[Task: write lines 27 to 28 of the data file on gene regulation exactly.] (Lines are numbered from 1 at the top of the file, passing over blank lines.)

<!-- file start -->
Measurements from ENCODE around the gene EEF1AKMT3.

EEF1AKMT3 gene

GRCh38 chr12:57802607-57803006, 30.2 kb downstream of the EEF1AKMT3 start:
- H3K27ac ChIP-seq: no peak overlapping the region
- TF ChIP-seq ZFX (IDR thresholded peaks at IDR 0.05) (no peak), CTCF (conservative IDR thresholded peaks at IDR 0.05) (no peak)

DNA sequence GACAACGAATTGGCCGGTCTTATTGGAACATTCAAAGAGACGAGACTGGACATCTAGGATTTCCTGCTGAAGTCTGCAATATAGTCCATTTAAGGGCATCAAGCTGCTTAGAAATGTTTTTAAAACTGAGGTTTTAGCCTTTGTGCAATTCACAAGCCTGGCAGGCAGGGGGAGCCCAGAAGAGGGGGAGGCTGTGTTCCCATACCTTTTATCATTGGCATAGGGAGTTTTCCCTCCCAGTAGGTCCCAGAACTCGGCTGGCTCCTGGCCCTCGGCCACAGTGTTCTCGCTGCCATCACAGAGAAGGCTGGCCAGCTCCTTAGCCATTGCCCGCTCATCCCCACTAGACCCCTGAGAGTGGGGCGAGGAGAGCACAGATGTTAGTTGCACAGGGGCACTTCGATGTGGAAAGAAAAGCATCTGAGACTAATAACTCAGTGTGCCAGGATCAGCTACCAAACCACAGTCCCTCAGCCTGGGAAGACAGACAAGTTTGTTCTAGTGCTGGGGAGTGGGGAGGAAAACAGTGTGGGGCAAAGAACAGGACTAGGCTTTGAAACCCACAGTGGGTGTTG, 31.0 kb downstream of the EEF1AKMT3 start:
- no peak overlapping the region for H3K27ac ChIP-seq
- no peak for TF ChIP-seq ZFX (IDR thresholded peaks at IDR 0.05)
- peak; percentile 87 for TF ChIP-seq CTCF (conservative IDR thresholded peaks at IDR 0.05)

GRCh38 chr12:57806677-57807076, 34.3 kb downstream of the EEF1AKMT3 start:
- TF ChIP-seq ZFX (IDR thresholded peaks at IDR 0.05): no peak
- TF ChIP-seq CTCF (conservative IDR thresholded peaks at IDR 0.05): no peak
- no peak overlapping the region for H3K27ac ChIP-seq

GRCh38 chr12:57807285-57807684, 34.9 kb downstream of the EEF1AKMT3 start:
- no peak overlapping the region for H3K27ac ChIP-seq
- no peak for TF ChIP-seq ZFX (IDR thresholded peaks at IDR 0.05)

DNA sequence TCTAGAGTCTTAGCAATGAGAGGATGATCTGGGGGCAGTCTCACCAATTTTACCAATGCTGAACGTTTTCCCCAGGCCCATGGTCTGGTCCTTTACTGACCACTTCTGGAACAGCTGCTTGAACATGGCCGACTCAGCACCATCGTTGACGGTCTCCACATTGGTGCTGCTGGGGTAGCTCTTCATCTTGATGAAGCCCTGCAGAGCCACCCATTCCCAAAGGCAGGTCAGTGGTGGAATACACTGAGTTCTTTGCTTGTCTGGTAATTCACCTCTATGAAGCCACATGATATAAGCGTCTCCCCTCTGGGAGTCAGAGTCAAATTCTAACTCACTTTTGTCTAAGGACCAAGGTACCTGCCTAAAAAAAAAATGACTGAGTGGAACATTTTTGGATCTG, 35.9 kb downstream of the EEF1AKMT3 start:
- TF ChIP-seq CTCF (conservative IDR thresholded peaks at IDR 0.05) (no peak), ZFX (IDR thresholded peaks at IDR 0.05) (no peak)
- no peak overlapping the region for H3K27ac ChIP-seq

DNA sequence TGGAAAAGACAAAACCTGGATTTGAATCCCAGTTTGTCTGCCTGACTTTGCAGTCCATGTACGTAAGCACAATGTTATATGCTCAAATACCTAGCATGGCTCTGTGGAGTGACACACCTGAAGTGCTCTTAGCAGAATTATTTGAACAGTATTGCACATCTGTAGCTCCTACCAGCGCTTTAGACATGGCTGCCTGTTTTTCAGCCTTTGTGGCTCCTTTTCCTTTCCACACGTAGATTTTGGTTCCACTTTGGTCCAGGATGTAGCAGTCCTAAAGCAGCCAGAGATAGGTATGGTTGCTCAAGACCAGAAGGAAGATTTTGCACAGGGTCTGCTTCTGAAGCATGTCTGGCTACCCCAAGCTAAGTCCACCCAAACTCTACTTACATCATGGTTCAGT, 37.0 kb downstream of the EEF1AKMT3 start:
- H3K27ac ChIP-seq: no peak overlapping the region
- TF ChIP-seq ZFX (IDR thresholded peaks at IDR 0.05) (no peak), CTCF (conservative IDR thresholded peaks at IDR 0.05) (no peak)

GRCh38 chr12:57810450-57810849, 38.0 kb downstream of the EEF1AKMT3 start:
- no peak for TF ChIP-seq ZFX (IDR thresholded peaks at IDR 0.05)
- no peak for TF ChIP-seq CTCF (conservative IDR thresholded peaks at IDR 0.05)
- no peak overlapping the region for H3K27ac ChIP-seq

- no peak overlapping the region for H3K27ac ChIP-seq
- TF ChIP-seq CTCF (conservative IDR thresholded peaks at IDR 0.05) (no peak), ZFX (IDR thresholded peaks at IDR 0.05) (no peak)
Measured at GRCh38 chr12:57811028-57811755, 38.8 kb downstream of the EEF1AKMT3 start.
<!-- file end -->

- no peak overlapping the region for H3K27ac ChIP-seq
- TF ChIP-seq CTCF (conservative IDR thresholded peaks at IDR 0.05) (no peak), ZFX (IDR thresholded peaks at IDR 0.05) (no peak)